- HMS Community Values
- Introduction to Clinical Research Training
- Medical Education
- United Kingdom Clinical Scholars Research Training
- Vanderbilt Hall
- Financial Aid
- Office of the Registrar
- Campus Planning and Facilities
- Ombuds Office
- Committee on Microbiological Safety
- Human Resources
- The Academy
- Office for Academic and Clinical Affairs
- Joint Committee on the Status of Women
- Global Health Research Core
- Global Clinical Scholars Research Training Program
- HMA Standing Committee on Animals
- Office of Research Compliance
- Harvard Medical School Event Calendar
- Office of Diversity RIA Program
- The Dean's Perspective
- Department of Pathology
- Harvard Mahoney Neuroscience Institute
- OHRA Home
- Office of Research Subject Protection
- Tools and Technology
- Alumni Association
- Cancer Biology & Therapeutics Program
- Celiac Program
- Department of Medicine
- HMS Information Technology
- HMS TransMed Program
- Introduction to the Practice of American Medicine
- Office of Communications & External Relations
- Big Data In Healthcare
- Institutional Planning and Policy
- Master of Medical Sciences In Clinical Investigation
- Office of Global Education
- Portugal Clinical Scholars Research Training Program
- Safety Quality Informatics and Leadership
- South American Clinical Research Training Program | SACRT
- Shenzhen-HMS Initiative in International Education
- test page
- HMS Foundation Funds
- Contact @HMS
- Office of Global Education
- Human Resources
- Jobs @ HMS
- Dental Medicine
- Harvard University
- Contact us
The following policies apply to all Harvard Medical School applicants and matriculated students.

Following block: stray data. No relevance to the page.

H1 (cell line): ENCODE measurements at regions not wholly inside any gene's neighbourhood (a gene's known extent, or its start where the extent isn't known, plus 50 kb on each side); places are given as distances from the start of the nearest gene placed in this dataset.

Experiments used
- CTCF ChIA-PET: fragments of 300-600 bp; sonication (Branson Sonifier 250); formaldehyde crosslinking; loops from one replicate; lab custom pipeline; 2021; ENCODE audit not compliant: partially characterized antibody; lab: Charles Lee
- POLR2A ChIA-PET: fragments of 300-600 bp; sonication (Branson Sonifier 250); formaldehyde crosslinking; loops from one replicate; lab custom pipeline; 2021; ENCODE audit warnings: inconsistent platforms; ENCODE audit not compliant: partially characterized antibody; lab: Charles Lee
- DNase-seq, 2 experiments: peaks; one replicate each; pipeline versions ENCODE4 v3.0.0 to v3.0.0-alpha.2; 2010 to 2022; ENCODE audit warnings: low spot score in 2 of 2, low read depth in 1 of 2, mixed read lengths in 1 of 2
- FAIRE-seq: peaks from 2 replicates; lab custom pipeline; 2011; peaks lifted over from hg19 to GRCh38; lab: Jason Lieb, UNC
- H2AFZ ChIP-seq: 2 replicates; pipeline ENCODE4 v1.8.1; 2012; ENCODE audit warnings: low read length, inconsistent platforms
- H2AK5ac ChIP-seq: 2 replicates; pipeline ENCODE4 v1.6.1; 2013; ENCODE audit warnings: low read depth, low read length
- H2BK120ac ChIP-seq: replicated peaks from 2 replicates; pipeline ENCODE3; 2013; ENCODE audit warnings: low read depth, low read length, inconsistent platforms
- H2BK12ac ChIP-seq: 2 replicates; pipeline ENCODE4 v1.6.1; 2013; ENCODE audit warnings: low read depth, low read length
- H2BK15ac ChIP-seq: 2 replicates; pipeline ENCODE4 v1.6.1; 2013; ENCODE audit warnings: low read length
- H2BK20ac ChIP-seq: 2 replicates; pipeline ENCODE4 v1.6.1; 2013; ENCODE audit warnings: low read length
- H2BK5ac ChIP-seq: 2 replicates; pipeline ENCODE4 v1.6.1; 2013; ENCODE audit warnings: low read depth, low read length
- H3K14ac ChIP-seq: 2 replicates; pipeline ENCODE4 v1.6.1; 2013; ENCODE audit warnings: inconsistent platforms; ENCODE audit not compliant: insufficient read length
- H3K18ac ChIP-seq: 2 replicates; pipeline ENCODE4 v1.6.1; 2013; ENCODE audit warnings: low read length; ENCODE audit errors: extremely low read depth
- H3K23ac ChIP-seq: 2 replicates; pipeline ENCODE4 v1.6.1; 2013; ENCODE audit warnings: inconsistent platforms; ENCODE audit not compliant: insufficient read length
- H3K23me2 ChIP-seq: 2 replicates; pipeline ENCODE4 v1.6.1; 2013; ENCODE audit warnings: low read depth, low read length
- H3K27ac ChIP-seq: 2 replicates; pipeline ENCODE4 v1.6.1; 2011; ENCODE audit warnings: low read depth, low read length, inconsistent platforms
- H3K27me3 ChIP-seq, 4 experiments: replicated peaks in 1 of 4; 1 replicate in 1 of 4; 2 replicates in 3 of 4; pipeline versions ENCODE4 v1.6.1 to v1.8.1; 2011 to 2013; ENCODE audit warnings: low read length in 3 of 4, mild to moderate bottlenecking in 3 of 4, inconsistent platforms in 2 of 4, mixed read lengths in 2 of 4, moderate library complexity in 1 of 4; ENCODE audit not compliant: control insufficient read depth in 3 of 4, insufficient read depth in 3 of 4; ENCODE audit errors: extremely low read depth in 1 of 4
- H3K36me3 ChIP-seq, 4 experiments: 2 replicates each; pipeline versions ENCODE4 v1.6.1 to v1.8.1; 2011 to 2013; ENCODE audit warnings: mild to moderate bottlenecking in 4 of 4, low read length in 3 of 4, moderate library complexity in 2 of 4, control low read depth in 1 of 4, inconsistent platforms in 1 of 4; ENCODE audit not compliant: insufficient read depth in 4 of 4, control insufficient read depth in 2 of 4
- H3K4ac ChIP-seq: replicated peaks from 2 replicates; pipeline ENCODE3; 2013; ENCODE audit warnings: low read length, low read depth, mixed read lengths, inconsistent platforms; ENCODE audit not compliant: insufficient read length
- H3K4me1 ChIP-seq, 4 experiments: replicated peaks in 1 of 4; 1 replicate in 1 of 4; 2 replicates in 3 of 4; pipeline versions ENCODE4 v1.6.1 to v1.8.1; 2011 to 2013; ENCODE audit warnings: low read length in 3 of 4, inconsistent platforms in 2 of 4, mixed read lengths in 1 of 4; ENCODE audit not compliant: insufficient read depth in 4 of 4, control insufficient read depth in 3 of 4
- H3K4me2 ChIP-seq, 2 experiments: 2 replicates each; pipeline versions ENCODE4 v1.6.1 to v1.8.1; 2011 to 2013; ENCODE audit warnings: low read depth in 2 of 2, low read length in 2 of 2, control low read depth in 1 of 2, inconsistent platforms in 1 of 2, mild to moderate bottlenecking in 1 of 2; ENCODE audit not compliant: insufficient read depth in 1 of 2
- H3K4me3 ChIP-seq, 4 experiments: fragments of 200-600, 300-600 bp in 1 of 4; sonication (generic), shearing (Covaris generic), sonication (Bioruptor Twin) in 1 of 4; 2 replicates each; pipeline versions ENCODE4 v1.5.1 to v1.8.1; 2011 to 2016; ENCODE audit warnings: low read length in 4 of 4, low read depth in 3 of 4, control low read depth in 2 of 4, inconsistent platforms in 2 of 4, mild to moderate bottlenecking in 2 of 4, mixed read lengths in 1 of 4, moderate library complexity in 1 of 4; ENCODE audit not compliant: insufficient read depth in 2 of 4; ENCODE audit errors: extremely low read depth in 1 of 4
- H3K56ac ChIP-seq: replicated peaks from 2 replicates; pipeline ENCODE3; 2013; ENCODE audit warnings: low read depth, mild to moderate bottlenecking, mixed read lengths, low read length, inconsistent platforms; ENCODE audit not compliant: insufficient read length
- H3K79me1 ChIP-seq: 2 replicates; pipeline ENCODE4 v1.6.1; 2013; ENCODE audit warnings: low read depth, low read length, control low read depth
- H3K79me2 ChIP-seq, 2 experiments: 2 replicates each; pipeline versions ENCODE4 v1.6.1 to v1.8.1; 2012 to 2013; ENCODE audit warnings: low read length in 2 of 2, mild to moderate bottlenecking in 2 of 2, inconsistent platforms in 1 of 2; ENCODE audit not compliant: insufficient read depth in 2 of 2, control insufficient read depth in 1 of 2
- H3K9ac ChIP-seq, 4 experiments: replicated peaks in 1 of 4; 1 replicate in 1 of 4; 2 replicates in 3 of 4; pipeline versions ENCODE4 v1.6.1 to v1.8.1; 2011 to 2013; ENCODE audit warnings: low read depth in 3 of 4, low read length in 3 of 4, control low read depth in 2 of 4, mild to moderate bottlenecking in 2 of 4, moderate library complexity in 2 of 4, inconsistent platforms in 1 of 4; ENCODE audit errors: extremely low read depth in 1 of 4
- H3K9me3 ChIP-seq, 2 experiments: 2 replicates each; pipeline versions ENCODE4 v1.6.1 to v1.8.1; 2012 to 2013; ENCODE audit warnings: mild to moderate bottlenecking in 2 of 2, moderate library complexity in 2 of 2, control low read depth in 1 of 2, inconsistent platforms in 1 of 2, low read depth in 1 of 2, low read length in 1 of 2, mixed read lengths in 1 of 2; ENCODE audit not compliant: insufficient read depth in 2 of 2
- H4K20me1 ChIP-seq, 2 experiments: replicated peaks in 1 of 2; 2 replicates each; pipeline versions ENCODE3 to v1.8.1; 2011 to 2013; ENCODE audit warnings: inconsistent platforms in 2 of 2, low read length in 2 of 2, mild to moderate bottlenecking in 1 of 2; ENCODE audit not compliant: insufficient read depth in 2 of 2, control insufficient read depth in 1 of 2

- Association of American Medical Colleges (AAMC) - Policies
- U.S. Department of Education - Polices
- Harvard Medical School - Policies
Applicants and medical schools have complementary responsibilities in the annual medical school application and admission processes.
The AAMC offers the following recommendations to ensure that applicants are afforded timely notification of the outcome of their medical school applications and have timely access to available first-year positions; and to ensure that schools have no unfilled positions in their entering classes. These recommendations are distributed for the information of prospective medical students, their advisors, and medical school personnel.
Falsification, omission, or discrepancy in application materials, including incomplete or invalid financial transactions, as well as any irregular behavior during the administration of the MCAT, will be investigated in accordance with AAMC Policies.
Policies and Procedures for Investigating Reported Violations of Admission and Enrollment Standards
AAMC Policies Regarding the Collection, Use, and Dissemination of Medical Student and Applicant Data
Annually, Harvard Medical School informs students of the Family Rights and Privacy Act of 1974, as amended. This Act was designed to protect the privacy of education records, to establish the right of students to inspect and review their education records, and to provide guidelines for the correction of inaccurate or misleading data through informal and formal hearings. Students also have the right to file complaints with The Family Rights and Privacy Act Office concerning alleged failures by the institution to comply with the Act.
Within the Harvard Medical School Community, only those members, individually or collectively, with a legitimate educational interest are allowed access to student educational records. Local policy explains in detail the procedures to be used by the institution for compliance with the provisions of the Act. A copy of the policy can be found at the HMS Registrar's Office, 25 Shattuck Street, Gordon Hall Room 213, Boston, MA 02115. Questions concerning FERPA may be referred to the Registrar.